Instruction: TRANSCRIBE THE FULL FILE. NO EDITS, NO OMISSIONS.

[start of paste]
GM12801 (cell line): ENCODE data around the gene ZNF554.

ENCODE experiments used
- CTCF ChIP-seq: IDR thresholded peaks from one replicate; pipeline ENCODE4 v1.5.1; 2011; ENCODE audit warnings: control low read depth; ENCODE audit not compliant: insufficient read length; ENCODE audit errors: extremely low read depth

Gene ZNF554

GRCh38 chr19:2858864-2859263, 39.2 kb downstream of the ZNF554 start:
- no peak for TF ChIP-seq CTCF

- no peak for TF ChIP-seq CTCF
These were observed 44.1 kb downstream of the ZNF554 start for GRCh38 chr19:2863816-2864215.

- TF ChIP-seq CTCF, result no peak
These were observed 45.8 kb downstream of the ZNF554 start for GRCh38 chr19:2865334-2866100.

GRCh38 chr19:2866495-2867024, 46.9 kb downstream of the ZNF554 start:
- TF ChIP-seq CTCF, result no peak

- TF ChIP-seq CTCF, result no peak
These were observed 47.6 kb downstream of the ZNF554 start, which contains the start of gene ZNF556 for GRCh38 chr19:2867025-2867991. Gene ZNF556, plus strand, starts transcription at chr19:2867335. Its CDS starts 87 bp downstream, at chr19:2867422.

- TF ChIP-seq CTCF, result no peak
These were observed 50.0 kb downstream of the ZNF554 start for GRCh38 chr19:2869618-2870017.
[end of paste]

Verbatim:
GM12801 (cell line): ENCODE data around the gene ZNF554.

ENCODE experiments used
- CTCF ChIP-seq: IDR thresholded peaks from one replicate; pipeline ENCODE4 v1.5.1; 2011; ENCODE audit warnings: control low read depth; ENCODE audit not compliant: insufficient read length; ENCODE audit errors: extremely low read depth

Gene ZNF554

GRCh38 chr19:2858864-2859263, 39.2 kb downstream of the ZNF554 start:
- no peak for TF ChIP-seq CTCF

- no peak for TF ChIP-seq CTCF
These were observed 44.1 kb downstream of the ZNF554 start for GRCh38 chr19:2863816-2864215.

- TF ChIP-seq CTCF, result no peak
These were observed 45.8 kb downstream of the ZNF554 start for GRCh38 chr19:2865334-2866100.

GRCh38 chr19:2866495-2867024, 46.9 kb downstream of the ZNF554 start:
- TF ChIP-seq CTCF, result no peak

- TF ChIP-seq CTCF, result no peak
These were observed 47.6 kb downstream of the ZNF554 start, which contains the start of gene ZNF556 for GRCh38 chr19:2867025-2867991. Gene ZNF556, plus strand, starts transcription at chr19:2867335. Its CDS starts 87 bp downstream, at chr19:2867422.

- TF ChIP-seq CTCF, result no peak
These were observed 50.0 kb downstream of the ZNF554 start for GRCh38 chr19:2869618-2870017.